NEW YORK — Average consumption of U.S. mobile data nearly doubled in the past year as cellular networks got faster and smartphone screens got bigger, according to a new report on wireless trends.
Chetan Sharma, a recognized industry expert and consultant for wireless carriers, said that U.S. consumers used an average of 1.2 gigabytes a month over cellular networks this year, up from 690 megabytes a month in 2012, said in the report.
Worldwide, he said, the average consumption was 240 megabytes a month this year, up from 140 megabytes last year.
Sharma noted the ramped up growth in data use could be attributed, at least partly, to the widespread coverage of fourth-generation network technology. That technology called LTE, is 10 times faster than 3G, its predecessor.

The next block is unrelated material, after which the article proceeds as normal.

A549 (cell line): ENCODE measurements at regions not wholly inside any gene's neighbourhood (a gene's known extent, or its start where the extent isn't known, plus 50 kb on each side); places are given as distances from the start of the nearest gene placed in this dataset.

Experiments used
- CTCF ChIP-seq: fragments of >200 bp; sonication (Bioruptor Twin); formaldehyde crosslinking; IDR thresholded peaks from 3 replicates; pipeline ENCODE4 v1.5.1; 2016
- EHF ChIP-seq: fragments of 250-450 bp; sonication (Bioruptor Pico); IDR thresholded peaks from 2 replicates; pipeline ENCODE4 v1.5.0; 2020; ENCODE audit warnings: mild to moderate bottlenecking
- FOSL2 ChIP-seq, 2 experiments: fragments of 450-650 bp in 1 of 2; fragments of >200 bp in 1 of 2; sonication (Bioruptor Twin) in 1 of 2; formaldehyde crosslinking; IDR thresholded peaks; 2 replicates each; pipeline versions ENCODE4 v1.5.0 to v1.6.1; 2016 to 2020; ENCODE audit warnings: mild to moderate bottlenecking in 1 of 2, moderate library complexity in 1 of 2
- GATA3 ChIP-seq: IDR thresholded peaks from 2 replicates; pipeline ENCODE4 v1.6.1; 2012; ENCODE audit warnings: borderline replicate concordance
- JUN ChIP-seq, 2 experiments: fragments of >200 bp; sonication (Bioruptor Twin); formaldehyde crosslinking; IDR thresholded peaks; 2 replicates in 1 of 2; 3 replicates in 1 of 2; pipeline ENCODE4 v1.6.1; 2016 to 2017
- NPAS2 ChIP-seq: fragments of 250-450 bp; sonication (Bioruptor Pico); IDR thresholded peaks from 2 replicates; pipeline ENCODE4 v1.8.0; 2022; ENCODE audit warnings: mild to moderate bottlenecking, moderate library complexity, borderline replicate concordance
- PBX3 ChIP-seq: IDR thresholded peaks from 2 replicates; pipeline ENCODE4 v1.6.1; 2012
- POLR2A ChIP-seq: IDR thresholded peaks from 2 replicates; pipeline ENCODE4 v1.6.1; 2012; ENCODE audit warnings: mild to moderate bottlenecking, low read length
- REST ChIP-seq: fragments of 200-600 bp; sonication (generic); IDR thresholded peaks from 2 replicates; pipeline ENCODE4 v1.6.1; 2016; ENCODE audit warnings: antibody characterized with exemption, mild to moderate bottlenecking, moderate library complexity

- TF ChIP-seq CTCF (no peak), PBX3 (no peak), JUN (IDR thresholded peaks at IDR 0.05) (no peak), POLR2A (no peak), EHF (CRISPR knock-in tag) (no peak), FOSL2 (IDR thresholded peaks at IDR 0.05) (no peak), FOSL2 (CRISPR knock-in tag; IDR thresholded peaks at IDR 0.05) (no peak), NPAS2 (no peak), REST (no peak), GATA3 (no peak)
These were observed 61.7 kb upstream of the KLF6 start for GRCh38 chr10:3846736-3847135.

He also said the rise was also connected to the popularity of phones with bigger screens, like the newer iPhones or Samsung’s Galaxy smartphones, which download larger images.